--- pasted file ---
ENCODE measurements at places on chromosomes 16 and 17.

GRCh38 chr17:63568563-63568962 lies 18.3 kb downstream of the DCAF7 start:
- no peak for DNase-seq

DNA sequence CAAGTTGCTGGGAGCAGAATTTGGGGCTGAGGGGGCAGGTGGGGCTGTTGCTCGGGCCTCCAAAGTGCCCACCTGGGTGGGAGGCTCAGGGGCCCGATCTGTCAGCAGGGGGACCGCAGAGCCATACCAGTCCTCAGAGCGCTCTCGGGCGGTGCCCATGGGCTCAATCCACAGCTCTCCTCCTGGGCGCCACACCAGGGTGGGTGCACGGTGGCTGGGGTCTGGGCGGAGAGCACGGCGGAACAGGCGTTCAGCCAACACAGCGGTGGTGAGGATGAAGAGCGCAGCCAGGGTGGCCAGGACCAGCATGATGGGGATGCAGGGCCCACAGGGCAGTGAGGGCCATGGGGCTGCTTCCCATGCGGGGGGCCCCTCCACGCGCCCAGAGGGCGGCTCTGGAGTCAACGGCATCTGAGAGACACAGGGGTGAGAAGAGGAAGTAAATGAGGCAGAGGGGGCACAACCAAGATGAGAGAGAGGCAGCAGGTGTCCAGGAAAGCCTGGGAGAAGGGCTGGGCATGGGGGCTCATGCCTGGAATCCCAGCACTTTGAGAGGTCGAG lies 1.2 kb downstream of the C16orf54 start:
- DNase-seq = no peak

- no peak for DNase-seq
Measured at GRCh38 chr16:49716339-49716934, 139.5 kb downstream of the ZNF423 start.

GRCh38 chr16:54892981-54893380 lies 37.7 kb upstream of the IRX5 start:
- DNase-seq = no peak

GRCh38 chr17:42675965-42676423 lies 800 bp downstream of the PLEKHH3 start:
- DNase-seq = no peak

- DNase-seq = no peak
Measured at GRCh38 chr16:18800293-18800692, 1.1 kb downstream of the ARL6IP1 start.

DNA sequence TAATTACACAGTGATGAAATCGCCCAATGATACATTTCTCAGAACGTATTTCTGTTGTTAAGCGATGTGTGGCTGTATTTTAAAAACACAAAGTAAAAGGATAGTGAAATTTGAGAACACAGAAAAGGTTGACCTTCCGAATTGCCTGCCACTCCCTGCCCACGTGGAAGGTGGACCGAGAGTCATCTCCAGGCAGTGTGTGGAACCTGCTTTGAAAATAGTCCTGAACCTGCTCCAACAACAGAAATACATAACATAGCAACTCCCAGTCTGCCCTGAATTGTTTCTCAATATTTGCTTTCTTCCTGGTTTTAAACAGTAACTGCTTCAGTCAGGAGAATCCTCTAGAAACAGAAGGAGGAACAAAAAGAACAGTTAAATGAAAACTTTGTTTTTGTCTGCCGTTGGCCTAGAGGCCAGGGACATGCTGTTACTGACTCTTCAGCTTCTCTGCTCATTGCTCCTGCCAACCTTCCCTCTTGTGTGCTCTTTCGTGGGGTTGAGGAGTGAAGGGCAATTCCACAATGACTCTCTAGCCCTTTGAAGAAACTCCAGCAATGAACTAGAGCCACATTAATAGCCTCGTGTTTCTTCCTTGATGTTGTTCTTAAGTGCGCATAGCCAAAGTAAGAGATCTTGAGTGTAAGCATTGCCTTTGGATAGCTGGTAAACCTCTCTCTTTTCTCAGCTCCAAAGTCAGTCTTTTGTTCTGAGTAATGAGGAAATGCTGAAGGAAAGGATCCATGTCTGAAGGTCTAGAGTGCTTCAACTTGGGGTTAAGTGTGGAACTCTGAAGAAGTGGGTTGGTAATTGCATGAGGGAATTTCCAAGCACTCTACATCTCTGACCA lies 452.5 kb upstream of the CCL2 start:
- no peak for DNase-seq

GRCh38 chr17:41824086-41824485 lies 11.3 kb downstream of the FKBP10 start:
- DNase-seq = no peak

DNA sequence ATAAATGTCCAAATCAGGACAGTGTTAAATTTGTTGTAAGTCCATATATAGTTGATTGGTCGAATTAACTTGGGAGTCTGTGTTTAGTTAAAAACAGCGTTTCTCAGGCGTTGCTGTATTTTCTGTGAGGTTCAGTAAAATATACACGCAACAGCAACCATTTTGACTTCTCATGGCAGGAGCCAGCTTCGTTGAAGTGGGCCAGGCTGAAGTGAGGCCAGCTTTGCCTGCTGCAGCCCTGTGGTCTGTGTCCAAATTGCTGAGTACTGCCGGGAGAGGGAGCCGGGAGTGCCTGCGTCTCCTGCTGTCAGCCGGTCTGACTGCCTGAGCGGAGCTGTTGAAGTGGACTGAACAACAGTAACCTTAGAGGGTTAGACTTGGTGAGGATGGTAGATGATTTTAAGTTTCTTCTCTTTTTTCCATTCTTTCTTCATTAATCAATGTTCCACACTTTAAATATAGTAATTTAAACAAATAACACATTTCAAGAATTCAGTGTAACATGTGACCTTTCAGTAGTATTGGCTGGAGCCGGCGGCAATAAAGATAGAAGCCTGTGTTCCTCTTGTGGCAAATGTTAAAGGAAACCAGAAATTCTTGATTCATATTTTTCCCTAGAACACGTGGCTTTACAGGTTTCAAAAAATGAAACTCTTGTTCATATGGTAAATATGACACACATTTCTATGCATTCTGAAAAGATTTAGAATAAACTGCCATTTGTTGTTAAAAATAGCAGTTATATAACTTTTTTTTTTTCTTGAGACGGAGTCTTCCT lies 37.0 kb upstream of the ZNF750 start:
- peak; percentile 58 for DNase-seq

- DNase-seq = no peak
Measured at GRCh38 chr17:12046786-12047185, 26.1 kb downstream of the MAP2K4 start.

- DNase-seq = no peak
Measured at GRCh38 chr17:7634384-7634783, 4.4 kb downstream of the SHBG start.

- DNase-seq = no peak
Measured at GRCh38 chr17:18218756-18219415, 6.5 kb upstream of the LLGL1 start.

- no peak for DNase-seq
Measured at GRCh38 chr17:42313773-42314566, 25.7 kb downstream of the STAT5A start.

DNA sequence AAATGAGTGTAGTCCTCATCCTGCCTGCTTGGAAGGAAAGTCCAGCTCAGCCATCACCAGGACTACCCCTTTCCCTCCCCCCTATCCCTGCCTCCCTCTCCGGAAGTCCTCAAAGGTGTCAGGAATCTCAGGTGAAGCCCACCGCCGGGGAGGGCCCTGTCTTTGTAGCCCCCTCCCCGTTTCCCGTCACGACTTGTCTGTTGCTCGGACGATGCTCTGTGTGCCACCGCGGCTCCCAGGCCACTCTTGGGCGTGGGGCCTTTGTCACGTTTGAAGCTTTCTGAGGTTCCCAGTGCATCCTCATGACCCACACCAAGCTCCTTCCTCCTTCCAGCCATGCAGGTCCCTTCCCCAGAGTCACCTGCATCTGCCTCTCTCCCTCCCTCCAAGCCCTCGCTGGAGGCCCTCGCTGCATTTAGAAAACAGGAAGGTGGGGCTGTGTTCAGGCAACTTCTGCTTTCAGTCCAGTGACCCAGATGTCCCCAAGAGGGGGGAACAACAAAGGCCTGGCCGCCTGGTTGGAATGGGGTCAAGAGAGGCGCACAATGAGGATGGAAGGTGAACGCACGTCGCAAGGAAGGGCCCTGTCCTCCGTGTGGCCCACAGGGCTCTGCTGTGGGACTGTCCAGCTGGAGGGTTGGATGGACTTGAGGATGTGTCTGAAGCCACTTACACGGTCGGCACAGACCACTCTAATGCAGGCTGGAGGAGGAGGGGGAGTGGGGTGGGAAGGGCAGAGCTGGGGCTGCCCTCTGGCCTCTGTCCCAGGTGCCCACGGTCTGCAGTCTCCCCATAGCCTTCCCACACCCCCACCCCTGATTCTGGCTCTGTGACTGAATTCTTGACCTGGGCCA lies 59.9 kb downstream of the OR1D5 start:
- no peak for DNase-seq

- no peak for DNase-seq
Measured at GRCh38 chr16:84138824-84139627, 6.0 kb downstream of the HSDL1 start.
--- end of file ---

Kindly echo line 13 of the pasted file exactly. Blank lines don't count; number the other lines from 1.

Measured at GRCh38 chr16:18800293-18800692, 1.1 kb downstream of the ARL6IP1 start.